Despite the proliferation of online backup services and robust traditional backup tools, unanticipated problems with backup copies or accidental file deletion do happen in the course of running a business.
Data storage experts do offer a very good chance of recovering most data, though not every organization can afford their sometimes hefty fees. Indeed, given that data recovery is hardly ever planned or budgeted for, self-recovery of data may be one option that small businesses have to consider for data that is not mission crucial.
I recently had my attention drawn to a file recovery tool from ReclaiMe, which is a commercial data recovery software designed to run on Microsoft Windows.
What caught my interest about is its simplicity and ability to work on a wide variety of file systems, including RAID arrays and multi-disk NAS devices.
A quick overview of its capabilities:
• Supported file systems include: FAT, exFAT, NTFS, RsFS, EXT2, EXT3, EXT4, XFS, HFS, HFS+, UFS (Used by Apple iPod players).
• Able to "unformat" a non-system storage device such as a hard disk drive (HDD), flash drive or memory card
• Works with RAID arrays with the ReclaiMe Free RAID Recovery tool.
• Supports data recovery from popular NAS such as those from Synology, QNAP, Thecus, Drobo, LaCie, WD MyBook etc.
To be clear, the ReclaiMe software is a Windows application, and card readers or Linux and Mac hard disk drives will have to be connected to the PC for data recovery to take place. The support for non-Windows file system is not a common feature for off-the-shelf data recovery software though, and should be useful for businesses looking to set up a rig for the occasional in-house data recovery.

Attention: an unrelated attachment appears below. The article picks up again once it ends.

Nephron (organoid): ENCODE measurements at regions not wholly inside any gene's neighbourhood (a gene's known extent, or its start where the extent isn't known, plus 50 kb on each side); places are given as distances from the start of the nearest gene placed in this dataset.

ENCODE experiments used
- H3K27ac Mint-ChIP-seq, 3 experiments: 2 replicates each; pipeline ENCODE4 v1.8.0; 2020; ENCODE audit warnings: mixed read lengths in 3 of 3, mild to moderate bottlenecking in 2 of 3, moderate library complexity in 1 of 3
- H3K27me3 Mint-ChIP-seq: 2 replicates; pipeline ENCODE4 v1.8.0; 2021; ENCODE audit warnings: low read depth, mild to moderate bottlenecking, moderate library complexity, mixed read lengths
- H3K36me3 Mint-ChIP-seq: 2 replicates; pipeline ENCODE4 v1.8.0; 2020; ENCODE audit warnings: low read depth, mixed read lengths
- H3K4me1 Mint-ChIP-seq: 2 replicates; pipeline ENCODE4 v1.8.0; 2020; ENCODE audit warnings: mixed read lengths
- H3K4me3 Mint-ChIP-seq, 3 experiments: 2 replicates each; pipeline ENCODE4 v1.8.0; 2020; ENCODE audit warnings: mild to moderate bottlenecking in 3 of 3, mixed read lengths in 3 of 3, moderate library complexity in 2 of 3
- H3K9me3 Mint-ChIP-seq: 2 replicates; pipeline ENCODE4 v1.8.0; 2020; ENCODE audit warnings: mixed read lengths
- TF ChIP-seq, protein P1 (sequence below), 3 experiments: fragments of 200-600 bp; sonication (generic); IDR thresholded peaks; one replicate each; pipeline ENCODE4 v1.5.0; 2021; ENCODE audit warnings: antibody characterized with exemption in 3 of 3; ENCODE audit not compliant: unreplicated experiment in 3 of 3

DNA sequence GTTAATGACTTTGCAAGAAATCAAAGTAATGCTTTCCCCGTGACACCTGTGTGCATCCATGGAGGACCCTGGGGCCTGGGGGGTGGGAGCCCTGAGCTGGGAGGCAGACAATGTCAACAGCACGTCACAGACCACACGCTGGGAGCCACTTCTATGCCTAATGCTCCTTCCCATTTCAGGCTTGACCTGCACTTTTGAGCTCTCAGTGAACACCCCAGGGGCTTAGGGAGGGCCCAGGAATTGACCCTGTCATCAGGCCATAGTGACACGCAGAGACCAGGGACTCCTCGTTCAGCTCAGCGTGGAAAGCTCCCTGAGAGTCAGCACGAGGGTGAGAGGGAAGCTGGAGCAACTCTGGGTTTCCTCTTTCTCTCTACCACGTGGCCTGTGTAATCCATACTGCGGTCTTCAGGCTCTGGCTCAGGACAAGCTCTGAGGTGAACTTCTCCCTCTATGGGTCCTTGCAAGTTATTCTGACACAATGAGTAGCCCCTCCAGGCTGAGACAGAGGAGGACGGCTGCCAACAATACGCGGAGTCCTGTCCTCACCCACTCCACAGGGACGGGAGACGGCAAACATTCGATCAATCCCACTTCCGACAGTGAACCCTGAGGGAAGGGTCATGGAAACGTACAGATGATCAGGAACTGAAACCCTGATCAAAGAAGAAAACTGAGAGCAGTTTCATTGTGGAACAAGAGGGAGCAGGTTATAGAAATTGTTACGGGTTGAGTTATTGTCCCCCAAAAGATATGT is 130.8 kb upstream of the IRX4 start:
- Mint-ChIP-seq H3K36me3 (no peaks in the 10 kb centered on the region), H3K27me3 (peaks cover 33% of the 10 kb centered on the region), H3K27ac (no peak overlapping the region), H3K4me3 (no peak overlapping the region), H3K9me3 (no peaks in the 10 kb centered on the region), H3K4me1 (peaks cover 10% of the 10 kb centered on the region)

It does come at a premium though, as the full features are only found in ReclaiMe File Recovery Ultimate (US$199.95); the basic ReclaiMe File Recovery Standard (US$79.95) only support Windows file systems. An important point to note about ReclaiMe File Recovery Standard is its ability to work with the new ReFS (Resilient File System) found in Windows Server 2012.
Word of caution on data recovery
Of course, while ReclaiMe says that no technical skill is "required at all", I would strongly advise that data recovery be attempted only by a trained IT professional or someone who has an inkling of what they are doing.
This includes an awareness that data should never write onto a volume where data recovery is ongoing, as well as being able to identify hardware problems.
The latter is important because performing software data recovery on a hard disk drive that is failing may actually cause more damage.
Have you ever restored to data recovery software before? Feel free to share your experiences in the comments section below.